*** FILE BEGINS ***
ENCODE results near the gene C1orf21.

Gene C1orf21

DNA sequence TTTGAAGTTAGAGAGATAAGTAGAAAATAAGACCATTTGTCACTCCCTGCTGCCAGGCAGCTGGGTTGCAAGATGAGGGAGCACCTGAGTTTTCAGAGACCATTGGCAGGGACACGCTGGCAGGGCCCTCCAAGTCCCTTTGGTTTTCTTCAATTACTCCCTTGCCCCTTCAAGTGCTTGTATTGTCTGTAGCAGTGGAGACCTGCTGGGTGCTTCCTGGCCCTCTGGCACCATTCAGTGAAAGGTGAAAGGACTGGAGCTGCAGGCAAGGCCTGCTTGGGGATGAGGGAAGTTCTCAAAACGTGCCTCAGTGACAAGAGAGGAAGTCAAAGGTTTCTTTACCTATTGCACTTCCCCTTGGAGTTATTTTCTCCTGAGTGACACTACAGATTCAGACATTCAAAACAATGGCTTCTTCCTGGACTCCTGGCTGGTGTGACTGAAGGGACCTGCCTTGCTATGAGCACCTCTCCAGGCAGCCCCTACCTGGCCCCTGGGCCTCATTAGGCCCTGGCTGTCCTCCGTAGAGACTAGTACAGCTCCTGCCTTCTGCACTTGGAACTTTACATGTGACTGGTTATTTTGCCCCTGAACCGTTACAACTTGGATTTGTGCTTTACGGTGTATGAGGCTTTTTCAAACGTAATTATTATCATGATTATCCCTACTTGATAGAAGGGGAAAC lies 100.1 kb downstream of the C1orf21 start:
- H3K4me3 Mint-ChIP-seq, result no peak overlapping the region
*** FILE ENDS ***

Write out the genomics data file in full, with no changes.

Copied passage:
ENCODE results near the gene C1orf21.

Gene C1orf21

DNA sequence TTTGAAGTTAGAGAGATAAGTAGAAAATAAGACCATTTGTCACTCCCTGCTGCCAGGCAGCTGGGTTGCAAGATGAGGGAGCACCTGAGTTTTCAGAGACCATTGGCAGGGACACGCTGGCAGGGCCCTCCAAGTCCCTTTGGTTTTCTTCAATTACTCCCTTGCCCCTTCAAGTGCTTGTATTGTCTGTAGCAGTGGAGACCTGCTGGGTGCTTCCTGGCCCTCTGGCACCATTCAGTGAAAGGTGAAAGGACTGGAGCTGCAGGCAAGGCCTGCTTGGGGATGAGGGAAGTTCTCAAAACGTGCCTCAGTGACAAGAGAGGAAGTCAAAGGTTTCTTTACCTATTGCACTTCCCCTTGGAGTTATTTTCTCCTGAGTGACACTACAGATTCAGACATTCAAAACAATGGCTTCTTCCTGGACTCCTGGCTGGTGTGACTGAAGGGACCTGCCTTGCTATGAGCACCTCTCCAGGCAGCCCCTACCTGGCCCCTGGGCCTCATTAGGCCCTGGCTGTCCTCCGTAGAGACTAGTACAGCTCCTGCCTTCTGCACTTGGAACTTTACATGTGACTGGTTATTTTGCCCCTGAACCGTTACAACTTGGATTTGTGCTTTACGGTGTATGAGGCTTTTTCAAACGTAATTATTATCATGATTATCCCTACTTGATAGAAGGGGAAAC lies 100.1 kb downstream of the C1orf21 start:
- H3K4me3 Mint-ChIP-seq, result no peak overlapping the region